The whole world is watching to see our response. It’s only reached this point because Trump’s base of American “Christians” has remained silent (or even openly supported) his long list of prior words and actions that violate everything Jesus lived (and died) for.
May this Memorial Day serve as a wake-up call to bring us back and see if there’s any way to save what we’re in the process of destroying. Otherwise those millions of lives will have been given in vain.
Today’s closer look at Luke examines another section of lengthy discourse. So many of the things Jesus says tie back to many of the topics we’ve already touched on in previous posts, with the core of the message being a radical faith that is lived out through selfless sacrifice to provide for everyone else. Basically, every step of the way, Jesus’ call contradicts what we naturally choose to pursue and the values of a materialistic world.
All of these things are rooted in selfishness, arrogance, and greed. And that ties us right back to the key components of the simple prayer Jesus taught his disciples to pray at the beginning of the chapter.
We have a chance to actually set America on a path to greatness. Not a greatness as measured by how many billionaires live in our midst, but a greatness measured by how few live in poverty, how few can’t afford medical treatment when they are ill, how few can’t afford education, how few can’t afford a home in which to live.
Both pieces – one the story of how Jesus chose to send his followers out to minister and the other a parable to convey the truth that everyone is our neighbor – underscore just how serious the treatment of the most vulnerable is to Jesus. It is the hope of better treatment for them that is at the heart of his good news. Without it, there is no kingdom of God.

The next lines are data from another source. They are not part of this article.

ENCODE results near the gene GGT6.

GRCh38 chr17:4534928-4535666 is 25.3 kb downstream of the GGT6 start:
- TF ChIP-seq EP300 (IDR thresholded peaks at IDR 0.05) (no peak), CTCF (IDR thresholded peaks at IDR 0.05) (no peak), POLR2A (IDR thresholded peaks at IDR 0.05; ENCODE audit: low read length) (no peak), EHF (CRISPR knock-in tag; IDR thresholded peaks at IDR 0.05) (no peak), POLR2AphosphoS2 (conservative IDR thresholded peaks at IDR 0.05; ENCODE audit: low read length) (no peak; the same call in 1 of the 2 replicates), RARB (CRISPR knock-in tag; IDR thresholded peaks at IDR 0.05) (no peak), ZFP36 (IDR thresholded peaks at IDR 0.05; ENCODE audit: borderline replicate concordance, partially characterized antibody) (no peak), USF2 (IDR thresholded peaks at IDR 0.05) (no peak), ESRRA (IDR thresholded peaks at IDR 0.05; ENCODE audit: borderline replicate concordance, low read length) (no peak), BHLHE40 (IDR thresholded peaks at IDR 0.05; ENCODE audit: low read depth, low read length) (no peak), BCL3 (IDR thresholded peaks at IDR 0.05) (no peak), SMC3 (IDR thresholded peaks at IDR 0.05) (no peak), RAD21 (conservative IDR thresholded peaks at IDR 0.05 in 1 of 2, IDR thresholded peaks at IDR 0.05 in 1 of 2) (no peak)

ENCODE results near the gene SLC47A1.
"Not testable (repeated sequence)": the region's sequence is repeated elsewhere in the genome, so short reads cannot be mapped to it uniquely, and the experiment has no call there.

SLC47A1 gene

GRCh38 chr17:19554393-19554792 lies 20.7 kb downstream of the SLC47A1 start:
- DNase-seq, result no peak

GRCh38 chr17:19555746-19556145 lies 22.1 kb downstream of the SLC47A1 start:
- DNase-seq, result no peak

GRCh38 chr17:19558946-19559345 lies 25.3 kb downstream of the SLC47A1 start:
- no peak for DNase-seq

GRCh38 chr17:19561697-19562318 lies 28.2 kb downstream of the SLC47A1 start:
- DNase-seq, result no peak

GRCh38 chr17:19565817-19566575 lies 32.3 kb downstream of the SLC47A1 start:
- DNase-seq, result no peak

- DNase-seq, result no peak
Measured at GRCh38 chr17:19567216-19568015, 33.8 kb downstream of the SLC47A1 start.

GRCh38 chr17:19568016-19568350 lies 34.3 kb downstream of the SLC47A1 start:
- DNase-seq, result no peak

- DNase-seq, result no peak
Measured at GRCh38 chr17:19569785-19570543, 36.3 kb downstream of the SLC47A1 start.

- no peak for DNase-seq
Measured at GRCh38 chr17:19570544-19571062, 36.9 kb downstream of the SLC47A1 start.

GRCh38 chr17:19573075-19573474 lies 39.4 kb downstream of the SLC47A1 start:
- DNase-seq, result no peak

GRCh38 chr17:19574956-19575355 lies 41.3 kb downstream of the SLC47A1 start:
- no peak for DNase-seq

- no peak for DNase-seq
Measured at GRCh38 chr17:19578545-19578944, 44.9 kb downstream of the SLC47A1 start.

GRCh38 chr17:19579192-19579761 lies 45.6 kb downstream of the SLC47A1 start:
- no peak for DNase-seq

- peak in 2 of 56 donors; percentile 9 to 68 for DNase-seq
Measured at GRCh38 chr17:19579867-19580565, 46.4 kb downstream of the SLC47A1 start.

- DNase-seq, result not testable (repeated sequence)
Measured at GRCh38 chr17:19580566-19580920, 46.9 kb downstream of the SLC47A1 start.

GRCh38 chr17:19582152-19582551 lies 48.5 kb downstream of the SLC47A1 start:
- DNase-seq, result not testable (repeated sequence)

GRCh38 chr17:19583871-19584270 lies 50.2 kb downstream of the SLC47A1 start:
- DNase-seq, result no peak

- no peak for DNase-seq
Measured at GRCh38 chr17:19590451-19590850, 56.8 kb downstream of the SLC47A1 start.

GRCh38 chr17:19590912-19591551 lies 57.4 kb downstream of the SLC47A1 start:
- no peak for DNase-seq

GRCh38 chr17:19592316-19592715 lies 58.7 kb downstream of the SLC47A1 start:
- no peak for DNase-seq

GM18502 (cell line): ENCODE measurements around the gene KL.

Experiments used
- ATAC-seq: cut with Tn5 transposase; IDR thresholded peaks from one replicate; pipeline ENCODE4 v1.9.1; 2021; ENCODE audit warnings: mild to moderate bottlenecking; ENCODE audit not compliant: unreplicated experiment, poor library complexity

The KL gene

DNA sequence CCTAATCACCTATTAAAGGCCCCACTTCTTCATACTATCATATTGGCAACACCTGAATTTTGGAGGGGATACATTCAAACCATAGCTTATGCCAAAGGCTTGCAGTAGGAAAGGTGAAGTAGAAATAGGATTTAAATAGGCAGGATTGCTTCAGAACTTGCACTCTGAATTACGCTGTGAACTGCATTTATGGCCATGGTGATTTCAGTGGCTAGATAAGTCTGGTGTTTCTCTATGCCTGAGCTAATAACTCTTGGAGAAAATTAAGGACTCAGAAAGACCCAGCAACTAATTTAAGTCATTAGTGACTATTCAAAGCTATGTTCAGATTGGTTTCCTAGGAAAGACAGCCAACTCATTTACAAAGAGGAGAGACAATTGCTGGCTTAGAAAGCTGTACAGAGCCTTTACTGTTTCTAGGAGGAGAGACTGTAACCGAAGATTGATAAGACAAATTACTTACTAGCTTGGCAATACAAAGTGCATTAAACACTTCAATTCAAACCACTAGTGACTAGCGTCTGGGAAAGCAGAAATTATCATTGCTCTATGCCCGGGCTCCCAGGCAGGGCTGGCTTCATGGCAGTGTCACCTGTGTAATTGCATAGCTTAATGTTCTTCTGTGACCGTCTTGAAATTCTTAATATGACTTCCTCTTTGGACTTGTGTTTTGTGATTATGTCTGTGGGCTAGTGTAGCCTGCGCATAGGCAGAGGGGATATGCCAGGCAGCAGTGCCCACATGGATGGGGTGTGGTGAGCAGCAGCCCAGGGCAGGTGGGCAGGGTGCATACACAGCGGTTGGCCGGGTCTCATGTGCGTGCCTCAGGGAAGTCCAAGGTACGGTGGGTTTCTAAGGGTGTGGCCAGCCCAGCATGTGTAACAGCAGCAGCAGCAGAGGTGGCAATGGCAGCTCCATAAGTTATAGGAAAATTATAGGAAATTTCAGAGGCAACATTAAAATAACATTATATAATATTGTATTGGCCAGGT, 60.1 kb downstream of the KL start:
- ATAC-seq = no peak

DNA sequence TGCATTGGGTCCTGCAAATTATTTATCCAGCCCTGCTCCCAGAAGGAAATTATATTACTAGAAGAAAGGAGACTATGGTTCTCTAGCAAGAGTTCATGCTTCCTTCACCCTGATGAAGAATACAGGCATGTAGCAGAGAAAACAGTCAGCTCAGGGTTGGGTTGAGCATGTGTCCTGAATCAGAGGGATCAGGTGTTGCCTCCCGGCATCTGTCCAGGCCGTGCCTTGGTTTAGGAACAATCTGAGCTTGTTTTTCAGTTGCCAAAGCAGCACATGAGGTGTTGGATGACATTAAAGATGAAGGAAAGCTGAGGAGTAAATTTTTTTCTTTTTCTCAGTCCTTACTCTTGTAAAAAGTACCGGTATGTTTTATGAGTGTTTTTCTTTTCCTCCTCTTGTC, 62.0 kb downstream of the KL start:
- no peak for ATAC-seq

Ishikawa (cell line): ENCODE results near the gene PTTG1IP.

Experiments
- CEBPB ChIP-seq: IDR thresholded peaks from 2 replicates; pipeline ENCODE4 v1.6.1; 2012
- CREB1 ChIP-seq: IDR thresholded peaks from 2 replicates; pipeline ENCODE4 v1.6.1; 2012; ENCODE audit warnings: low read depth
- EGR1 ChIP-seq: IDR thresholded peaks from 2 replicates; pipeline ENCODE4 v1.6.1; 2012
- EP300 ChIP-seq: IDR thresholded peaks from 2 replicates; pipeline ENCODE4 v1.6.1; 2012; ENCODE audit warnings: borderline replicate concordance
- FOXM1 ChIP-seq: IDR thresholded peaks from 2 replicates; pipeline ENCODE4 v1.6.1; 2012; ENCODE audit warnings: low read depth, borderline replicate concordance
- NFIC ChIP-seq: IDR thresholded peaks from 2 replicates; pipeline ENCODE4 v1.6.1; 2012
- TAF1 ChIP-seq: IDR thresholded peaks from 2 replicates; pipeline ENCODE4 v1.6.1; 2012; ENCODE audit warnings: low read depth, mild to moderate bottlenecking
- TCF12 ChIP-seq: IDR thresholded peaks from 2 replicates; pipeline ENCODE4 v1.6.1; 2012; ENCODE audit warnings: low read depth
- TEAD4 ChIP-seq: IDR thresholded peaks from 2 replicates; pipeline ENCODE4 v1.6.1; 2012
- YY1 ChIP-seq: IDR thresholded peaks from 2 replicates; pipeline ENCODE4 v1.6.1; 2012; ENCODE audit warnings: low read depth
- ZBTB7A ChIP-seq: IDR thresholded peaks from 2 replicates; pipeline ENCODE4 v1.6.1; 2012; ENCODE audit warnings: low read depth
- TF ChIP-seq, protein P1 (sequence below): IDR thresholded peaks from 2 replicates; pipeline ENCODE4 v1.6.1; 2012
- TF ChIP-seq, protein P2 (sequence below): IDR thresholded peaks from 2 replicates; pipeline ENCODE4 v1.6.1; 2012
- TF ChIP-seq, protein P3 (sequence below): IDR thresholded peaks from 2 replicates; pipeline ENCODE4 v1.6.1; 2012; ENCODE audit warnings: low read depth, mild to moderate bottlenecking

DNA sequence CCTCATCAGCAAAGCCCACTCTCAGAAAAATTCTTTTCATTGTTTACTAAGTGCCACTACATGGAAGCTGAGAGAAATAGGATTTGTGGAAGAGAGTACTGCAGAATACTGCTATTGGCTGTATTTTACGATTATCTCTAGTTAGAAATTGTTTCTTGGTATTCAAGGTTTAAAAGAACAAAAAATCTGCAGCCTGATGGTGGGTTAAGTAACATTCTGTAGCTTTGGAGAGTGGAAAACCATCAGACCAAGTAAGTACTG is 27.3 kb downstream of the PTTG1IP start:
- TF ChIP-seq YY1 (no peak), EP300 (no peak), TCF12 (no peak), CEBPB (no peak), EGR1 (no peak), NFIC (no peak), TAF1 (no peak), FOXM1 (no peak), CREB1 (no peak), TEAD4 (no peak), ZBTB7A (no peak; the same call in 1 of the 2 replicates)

The entire heart of Jesus’ message, as exemplified in the famous words about gaining the world and losing your very self, is that others are the priority. Always. That simply does not align – and in fact completely contradicts – the mission and message of American “Christianity” and its culture.
I’m thankful for opportunities to learn something new, even when the realization seems so obvious that I feel quite stupid. Far more important than my personal feelings is the chance to make a minor temporary change to how I go about my life so I can do my own little part to protect others. Because I believe that all life – any single life – is worth the minor discomfort of me wearing a mask to protect others when I’m in public.
In this passage, we see a highlighting of the essential role of women in Jesus’ ministry, and we see a solemn warning against misusing the secrets of the kingdom of God revealed to us through the words and life of Jesus. Let us keep both in mind as we move forward in our efforts to follow Christ and be the lamp on a stand in our world today.
If we profess to follow Jesus, we must follow his example. And if we are going to invoke his name in connection to our lives, the result must be a diverse community around us that can report what they’ve seen and heard.